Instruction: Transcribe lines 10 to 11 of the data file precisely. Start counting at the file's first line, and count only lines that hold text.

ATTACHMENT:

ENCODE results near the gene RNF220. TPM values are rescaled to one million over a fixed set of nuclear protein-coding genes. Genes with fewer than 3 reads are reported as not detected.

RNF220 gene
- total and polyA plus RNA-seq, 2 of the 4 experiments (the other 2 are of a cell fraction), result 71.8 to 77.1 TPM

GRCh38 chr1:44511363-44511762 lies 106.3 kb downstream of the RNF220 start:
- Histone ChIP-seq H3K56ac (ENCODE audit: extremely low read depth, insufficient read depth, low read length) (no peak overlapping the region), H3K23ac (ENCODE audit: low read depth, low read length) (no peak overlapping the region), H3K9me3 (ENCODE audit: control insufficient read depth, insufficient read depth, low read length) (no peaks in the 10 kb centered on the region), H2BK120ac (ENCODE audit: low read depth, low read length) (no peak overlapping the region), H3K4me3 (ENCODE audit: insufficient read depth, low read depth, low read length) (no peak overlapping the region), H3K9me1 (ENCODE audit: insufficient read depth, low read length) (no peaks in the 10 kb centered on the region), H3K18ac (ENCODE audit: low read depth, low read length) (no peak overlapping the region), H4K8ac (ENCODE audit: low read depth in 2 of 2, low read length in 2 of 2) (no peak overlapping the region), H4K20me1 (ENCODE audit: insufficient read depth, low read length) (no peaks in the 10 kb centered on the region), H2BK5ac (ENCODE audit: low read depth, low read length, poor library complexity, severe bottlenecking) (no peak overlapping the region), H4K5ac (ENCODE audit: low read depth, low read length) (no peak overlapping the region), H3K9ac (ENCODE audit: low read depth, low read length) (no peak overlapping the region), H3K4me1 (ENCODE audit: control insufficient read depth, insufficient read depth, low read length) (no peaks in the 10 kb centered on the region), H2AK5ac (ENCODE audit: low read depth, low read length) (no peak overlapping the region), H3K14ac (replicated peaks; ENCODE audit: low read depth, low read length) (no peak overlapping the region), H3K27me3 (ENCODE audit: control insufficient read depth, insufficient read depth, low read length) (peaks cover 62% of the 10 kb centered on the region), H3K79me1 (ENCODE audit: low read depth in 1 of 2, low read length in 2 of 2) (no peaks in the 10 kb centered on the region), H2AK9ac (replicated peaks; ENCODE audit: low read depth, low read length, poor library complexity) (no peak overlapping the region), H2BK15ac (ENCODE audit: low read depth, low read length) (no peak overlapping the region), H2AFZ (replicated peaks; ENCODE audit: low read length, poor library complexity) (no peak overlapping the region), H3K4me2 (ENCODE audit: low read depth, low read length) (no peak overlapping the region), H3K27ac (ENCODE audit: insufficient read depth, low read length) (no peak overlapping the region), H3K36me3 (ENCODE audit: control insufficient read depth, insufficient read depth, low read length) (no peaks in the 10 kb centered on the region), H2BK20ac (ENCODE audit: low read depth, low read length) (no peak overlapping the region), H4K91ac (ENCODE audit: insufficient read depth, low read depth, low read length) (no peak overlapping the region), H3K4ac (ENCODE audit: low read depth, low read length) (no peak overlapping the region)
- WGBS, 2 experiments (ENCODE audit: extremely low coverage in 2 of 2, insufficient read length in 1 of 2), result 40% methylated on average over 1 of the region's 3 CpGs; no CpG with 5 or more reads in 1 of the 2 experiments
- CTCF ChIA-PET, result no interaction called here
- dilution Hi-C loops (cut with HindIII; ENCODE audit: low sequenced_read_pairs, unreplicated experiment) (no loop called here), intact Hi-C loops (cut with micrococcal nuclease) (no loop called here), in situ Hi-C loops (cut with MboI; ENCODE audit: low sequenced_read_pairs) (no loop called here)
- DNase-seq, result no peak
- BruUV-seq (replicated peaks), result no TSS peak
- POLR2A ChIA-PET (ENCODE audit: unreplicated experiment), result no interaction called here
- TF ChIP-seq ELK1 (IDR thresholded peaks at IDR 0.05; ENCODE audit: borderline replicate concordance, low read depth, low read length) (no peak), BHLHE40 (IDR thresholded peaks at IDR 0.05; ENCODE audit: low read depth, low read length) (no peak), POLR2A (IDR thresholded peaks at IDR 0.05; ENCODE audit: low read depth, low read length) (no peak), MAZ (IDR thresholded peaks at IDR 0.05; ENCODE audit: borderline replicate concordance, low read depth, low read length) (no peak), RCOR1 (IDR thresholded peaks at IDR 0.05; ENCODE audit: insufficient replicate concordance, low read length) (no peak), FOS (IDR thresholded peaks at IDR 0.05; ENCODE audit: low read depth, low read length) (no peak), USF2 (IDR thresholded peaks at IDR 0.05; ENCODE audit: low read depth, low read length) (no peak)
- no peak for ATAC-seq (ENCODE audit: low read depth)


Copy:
- BruUV-seq (replicated peaks), result no TSS peak
- POLR2A ChIA-PET (ENCODE audit: unreplicated experiment), result no interaction called here